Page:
Republicans on the Senate Appropriations Committee have announced support for caps on the discretionary spending portion of the federal budget. According to press reports, discretionary spending under the cap for fiscal year 2011 would be approximately $20 billion less than what the president has proposed.
Appropriators — often referred to as the “third party” in Washington — exist to do one thing: spend other people’s money. Getting appropriators to agree to place any sort of limit themselves is a plus.
However, it’s hard to get excited about spending $20 billion less than the president. As the following chart shows, discretionary outlays have soared in the past decade:
With three months still to go in the current budget year, the federal deficit has already hit the trillion dollar mark. By year’s end the government will have borrowed about $1.4 trillion. It’s like the entire discretionary budget — defense and hundreds of other activities — are all financed by borrowing from the next generation.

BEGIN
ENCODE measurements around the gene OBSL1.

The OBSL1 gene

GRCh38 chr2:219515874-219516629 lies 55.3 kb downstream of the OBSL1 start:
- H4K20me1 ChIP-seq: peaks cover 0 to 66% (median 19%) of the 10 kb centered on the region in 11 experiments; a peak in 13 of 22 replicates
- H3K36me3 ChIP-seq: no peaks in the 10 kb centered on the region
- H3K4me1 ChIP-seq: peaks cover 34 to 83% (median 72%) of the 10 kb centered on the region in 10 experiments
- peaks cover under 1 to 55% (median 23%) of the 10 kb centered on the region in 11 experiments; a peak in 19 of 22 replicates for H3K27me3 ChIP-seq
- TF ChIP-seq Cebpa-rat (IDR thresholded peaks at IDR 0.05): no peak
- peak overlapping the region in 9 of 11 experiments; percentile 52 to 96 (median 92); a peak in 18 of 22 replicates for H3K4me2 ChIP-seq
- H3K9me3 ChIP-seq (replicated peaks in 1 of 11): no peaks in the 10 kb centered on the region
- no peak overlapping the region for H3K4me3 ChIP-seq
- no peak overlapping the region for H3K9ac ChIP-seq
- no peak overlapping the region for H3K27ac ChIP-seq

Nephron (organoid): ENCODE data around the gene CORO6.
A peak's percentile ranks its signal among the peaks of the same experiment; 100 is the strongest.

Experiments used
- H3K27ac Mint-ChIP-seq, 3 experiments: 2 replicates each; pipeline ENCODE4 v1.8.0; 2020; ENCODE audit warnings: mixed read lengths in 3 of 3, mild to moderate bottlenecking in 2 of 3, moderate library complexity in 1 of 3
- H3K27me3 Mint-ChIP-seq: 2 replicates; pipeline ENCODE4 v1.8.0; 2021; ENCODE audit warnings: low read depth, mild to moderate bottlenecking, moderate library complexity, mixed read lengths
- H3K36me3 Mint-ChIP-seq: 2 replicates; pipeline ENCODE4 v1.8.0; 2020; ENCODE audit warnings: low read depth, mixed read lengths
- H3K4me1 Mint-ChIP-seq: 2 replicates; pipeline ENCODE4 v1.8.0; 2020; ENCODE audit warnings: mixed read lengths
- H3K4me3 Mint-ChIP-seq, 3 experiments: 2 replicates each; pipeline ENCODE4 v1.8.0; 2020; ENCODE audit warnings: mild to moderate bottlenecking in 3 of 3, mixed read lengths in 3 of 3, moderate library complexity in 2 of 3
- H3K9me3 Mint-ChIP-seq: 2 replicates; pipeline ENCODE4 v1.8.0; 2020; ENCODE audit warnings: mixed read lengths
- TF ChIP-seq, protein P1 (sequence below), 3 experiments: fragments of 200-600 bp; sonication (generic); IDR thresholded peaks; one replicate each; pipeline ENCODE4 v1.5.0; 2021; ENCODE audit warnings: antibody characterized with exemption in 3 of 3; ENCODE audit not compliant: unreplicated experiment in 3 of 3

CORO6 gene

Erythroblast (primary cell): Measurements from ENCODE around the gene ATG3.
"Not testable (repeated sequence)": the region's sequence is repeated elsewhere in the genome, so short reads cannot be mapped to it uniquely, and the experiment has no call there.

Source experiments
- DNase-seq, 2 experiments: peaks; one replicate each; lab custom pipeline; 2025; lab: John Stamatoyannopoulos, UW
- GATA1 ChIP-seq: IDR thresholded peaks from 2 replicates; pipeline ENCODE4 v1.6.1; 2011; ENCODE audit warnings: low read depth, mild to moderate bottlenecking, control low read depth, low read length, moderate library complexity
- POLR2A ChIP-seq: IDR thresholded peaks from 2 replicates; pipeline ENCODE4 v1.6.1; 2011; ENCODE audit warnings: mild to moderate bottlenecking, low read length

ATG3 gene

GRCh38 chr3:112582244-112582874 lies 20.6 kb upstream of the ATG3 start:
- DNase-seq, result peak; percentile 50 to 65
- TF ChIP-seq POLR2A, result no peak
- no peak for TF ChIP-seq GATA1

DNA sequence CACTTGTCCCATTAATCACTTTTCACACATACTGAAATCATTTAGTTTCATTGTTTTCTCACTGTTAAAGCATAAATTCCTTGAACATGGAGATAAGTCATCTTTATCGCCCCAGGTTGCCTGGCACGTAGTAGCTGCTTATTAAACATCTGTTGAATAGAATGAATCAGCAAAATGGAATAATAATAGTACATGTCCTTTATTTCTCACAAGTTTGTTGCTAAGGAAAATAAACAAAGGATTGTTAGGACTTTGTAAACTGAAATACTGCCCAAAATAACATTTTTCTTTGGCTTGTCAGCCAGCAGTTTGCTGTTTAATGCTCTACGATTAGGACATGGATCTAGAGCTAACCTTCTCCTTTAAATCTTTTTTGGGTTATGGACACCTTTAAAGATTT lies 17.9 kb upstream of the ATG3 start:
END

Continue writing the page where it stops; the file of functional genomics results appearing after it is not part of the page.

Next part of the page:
Republicans apparently want agitated voters to see this gesture as evidence that the party is serious about out‐of‐control spending and deficits. But capping spending at the already exorbitant levels that Republicans helped reach isn’t exactly a big reform. Instead, Republicans need to propose the elimination of entire agencies and major programs for them to be taken seriously as a party willing to confront the nation’s looming financial crisis.